A few days ago, my grandma passed away in our home in the Northern Gaza Strip. She died of old age and surely, she will be missed. Speaking to my grieving family in Gaza about the burial and funeral service arrangements, I came to learn why Hamas bests any political Palestinian group at public relations and building trust and good faith with the people of Gaza.
It's no secret that Hamas controls the great majority of mosques in Gaza, and prayer services for the dead are often held inside those mosques. The Imam will offer to lead the prayer if no family member volunteers. During the time of death, people seek comfort in religion and religious figures who can help put one at peace while coping with such tragedy.
The mosque next door to where my grandma lives is a major Hamas hub; the moment of her passing, tens of volunteers from the mosque emerged from nowhere and started to set up a tent where well wishers and those wanting to share their condolences could rest. This tent serves as a place for serving coffee and dates to visitors. If the deceased is a male, the local Imam would step up and offer to wash the body and prepare it for burial. If the deceased is a female as in our case, the older women in the family handle that assignment.
Funerals are one of the few places in Gaza where politics is off limits, and everyone puts their differences aside to take care of the business at hand -- the funeral. Enemies and rivals become one as they work together to help the family of the deceased during those times. It's refreshing to see that in light of the political deadlock and ideological animosity, people stand as one and the same.
Local Hamas leaders are often the first to the site of the service. Since most of them are bearded and knowing of religious matters, people welcome them and listen to their soothing sermons. The governor of the Northern Gaza District, who is a Hamas loyalist, came to offer his condolences. They come in groups to make a statement, gain visibility, and form new bonds. Funeral services last for three days, giving everyone in town an opportunity to stop by.
Most of the young in my family are not warm toward Hamas and their politics, but they cannot send anyone away under those circumstances. When the Prime Minister Ismail Haniya showed up with his scores of guards, people received him -- even though they resented him. The Prime Minister was not alone; he brought a dozen of his cabinet members including Dr. Mahmud Al Zahar, the Foreign Minster in that government. Even his enemies in our family had to receive him and some even appreciated his gesture. What Hamas did is made peace with their enemies and possibly earned them a few friends from their appearance.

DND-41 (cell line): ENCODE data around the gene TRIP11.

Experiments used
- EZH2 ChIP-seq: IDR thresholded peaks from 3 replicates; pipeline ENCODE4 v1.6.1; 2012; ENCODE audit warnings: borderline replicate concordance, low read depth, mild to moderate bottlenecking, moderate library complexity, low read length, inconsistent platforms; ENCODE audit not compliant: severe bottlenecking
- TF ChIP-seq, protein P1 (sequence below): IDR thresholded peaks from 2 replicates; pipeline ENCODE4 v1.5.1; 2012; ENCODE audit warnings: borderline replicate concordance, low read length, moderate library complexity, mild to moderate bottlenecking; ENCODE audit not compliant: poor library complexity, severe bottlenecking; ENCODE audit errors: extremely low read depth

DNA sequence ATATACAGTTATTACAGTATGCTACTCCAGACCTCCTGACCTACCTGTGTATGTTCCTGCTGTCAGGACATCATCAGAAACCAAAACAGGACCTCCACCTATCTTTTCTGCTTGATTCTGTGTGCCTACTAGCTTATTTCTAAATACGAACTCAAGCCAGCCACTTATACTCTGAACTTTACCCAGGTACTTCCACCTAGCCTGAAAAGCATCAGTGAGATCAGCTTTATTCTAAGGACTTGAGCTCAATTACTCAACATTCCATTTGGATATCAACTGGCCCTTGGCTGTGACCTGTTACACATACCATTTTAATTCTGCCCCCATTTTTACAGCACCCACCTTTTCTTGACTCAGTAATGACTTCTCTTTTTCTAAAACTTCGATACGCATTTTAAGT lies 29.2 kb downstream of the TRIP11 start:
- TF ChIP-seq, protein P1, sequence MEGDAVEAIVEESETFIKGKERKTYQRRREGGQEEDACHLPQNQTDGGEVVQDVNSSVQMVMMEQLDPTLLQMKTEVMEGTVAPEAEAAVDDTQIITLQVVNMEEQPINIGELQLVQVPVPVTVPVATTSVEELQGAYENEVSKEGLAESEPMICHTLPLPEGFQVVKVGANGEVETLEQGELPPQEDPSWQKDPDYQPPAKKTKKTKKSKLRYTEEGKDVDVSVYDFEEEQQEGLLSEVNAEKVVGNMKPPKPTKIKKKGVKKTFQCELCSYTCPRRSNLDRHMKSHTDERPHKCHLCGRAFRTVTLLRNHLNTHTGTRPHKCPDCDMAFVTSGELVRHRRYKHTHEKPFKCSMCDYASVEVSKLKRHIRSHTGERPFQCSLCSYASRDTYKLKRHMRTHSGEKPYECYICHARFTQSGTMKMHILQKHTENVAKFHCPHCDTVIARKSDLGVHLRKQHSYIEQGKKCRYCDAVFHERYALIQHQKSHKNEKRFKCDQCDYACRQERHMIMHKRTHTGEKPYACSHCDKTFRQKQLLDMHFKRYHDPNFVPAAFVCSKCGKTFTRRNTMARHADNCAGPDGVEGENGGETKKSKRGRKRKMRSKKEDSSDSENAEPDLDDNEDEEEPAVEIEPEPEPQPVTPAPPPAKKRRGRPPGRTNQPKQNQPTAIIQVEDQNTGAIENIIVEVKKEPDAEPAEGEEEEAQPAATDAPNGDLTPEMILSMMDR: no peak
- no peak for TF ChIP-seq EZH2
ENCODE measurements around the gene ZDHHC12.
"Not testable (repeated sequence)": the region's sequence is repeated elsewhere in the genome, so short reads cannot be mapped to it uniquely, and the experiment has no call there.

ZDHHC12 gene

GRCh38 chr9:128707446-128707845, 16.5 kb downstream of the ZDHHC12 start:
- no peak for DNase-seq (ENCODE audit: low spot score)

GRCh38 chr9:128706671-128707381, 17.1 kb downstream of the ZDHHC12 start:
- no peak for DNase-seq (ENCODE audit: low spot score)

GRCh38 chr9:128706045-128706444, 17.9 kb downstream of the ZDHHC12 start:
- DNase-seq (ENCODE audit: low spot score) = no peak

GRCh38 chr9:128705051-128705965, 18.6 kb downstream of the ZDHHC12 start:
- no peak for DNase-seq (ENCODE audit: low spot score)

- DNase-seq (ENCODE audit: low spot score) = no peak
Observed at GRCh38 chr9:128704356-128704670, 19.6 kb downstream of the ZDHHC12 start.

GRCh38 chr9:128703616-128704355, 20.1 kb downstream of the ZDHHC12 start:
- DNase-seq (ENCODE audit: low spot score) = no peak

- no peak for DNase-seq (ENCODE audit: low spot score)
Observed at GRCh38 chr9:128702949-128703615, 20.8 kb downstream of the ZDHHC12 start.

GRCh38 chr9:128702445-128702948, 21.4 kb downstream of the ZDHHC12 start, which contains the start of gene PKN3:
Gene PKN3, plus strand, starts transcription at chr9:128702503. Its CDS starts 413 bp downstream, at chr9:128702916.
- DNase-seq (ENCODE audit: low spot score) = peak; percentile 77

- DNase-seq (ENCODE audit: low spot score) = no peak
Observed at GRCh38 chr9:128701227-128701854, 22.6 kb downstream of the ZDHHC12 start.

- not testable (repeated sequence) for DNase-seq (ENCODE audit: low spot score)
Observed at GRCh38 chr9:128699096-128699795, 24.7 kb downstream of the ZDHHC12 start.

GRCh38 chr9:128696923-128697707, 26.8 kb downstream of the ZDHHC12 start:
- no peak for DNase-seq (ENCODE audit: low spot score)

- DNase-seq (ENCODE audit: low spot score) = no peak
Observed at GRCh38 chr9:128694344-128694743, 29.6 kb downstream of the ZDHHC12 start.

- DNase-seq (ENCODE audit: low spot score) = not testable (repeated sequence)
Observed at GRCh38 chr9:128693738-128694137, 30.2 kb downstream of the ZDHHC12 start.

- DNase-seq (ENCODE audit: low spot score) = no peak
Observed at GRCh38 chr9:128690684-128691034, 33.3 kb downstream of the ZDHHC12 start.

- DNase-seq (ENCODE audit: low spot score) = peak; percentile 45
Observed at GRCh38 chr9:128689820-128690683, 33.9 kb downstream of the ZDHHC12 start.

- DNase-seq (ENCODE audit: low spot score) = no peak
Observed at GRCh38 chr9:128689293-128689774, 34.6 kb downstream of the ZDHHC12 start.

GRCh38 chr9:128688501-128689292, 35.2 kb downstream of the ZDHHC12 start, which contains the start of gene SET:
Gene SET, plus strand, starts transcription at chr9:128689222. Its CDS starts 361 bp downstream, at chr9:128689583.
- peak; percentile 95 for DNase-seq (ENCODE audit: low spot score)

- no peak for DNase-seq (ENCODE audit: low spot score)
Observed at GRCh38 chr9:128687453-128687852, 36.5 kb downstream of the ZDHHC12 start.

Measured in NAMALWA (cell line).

Now grandma was never a fan of theirs as she loved her nephew, Habbar, who was blown to pieces by Hamas militants; two months later, Hamas militants brutally assassinated a grandson of hers. But that was more than three years ago and Hamas in Gaza knows how to win over friends and extend an olive branch. I spoke to my aunt whose son was killed by Hamas militants, and she seemed not to mind their visit as she was still grieving for her mother.
Growing up as a kid Gaza, I used to see Fatah members were often the first to come dance at the local wedding parties and share the joy with the families in those happy occasions. Fatah members would even shoot in the air in celebration as they danced to Debka songs. Hamas members disapprove of parties and stay away from festivities. But they are often the first at your funeral, setting up a tent and making posters of condolences and mentioning the deeds of the deceased.
I find that I remember those who showed up when the times where tough and I needed support, not those who come when the times are good. This is not about politics, it is about public relations and people's willingness to forgive.